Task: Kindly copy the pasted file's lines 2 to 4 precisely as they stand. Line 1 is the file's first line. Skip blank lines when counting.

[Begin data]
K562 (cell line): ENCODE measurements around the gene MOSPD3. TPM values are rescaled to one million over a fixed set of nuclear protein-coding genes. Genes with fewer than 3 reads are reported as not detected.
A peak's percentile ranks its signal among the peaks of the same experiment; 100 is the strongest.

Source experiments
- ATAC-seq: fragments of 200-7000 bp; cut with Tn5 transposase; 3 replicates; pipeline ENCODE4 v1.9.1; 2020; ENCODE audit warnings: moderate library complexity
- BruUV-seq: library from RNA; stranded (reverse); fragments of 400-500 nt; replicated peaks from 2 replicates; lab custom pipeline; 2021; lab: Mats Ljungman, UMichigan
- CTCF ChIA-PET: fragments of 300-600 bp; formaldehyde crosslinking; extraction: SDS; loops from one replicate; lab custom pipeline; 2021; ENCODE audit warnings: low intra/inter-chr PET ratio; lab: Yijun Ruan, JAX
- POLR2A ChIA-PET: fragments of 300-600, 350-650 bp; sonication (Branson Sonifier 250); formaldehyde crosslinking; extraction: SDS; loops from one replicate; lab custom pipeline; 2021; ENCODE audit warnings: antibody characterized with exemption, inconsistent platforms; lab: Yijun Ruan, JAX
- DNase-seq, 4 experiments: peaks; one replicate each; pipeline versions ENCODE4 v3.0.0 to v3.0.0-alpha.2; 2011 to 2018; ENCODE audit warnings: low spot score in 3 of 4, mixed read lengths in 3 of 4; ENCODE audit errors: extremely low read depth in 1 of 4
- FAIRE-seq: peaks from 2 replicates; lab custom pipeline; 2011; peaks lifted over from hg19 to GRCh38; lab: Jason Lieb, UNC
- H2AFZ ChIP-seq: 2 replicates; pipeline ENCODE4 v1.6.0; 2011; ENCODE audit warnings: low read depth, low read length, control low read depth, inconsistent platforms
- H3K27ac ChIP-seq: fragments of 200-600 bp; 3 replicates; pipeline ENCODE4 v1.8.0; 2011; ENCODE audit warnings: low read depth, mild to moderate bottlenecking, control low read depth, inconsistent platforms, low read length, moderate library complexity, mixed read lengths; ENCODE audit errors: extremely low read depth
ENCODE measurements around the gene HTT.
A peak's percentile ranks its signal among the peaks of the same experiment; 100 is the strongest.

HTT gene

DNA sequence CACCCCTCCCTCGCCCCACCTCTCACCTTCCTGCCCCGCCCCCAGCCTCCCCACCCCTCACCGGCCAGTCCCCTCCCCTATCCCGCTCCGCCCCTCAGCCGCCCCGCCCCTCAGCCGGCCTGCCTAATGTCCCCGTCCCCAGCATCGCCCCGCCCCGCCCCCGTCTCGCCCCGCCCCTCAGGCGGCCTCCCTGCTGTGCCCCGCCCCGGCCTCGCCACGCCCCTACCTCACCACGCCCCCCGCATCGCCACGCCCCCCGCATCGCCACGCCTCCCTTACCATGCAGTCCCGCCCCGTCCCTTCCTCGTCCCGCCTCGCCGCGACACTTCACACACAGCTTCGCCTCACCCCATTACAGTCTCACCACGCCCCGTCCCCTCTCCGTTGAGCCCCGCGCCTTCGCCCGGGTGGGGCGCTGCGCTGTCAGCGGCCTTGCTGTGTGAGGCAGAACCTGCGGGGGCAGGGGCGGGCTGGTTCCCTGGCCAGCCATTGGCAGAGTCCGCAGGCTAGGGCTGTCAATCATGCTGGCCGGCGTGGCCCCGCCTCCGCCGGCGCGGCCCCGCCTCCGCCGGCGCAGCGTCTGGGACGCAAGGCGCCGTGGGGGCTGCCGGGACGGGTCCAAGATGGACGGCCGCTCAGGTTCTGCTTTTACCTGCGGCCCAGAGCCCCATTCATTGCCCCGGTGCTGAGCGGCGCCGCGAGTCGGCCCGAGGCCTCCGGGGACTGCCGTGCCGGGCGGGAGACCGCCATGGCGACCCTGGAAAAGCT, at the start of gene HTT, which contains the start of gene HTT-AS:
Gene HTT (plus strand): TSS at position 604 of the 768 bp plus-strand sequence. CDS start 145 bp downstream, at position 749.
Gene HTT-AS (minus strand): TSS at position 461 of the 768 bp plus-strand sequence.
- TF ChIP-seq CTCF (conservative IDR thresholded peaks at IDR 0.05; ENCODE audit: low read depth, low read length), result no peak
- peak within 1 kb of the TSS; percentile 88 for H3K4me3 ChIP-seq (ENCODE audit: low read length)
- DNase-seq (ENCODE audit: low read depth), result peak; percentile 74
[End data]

A peak's percentile ranks its signal among the peaks of the same experiment; 100 is the strongest.

Source experiments
- ATAC-seq: fragments of 200-7000 bp; cut with Tn5 transposase; 3 replicates; pipeline ENCODE4 v1.9.1; 2020; ENCODE audit warnings: moderate library complexity